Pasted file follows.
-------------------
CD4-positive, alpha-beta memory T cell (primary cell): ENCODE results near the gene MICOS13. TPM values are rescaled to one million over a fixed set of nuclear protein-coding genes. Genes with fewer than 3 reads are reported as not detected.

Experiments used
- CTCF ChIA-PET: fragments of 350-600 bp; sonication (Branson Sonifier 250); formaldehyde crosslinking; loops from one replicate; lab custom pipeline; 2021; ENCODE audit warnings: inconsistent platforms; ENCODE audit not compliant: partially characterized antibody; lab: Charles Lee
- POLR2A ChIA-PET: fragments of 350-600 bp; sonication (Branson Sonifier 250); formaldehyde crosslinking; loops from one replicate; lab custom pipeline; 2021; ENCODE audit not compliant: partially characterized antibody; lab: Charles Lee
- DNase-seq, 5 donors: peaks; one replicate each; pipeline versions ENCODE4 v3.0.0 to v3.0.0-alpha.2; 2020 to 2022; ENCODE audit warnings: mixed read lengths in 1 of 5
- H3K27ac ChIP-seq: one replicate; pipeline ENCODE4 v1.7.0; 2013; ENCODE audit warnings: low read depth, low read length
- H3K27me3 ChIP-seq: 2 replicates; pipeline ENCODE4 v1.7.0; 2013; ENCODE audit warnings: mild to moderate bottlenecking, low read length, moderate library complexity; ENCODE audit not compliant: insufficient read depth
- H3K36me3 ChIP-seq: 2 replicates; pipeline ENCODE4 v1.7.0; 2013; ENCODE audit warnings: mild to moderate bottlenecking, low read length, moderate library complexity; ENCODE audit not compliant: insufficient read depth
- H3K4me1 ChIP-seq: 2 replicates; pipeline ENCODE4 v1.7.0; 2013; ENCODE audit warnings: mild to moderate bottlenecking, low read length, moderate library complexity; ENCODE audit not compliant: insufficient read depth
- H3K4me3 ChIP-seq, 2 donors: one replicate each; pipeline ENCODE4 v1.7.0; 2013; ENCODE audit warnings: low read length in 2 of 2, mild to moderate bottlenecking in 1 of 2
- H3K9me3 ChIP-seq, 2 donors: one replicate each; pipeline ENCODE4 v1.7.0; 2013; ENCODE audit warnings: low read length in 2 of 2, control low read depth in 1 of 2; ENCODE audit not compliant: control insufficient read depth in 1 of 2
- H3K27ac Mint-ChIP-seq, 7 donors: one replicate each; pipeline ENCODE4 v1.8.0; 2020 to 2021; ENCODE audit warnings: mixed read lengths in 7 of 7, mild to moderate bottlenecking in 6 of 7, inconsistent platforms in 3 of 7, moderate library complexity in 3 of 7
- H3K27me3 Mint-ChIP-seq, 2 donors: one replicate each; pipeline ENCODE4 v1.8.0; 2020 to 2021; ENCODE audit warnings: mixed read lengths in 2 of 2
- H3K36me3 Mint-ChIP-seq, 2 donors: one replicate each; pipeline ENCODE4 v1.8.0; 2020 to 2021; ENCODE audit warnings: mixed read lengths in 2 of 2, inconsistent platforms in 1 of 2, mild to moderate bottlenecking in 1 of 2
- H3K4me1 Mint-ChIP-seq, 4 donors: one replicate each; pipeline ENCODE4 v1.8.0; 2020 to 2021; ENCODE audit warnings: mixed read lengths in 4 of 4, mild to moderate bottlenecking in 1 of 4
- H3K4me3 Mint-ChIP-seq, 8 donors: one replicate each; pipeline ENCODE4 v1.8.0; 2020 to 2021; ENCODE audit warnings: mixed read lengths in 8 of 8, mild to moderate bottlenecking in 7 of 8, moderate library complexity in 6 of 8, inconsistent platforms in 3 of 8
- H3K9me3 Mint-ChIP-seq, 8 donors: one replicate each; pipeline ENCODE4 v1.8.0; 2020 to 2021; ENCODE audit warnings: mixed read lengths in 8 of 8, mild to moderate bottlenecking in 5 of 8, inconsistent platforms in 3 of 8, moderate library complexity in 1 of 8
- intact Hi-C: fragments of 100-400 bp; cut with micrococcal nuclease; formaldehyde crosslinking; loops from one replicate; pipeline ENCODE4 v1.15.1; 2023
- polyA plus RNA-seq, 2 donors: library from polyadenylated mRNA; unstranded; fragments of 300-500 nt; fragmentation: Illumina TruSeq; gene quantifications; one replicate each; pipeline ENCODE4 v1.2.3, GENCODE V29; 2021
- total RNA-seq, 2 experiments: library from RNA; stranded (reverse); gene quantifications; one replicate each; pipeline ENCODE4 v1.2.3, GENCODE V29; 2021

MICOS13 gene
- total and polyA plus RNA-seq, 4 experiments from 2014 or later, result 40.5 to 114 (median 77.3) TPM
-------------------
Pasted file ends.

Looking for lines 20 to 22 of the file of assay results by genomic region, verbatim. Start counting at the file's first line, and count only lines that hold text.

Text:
- total RNA-seq, 2 experiments: library from RNA; stranded (reverse); gene quantifications; one replicate each; pipeline ENCODE4 v1.2.3, GENCODE V29; 2021

MICOS13 gene
- total and polyA plus RNA-seq, 4 experiments from 2014 or later, result 40.5 to 114 (median 77.3) TPM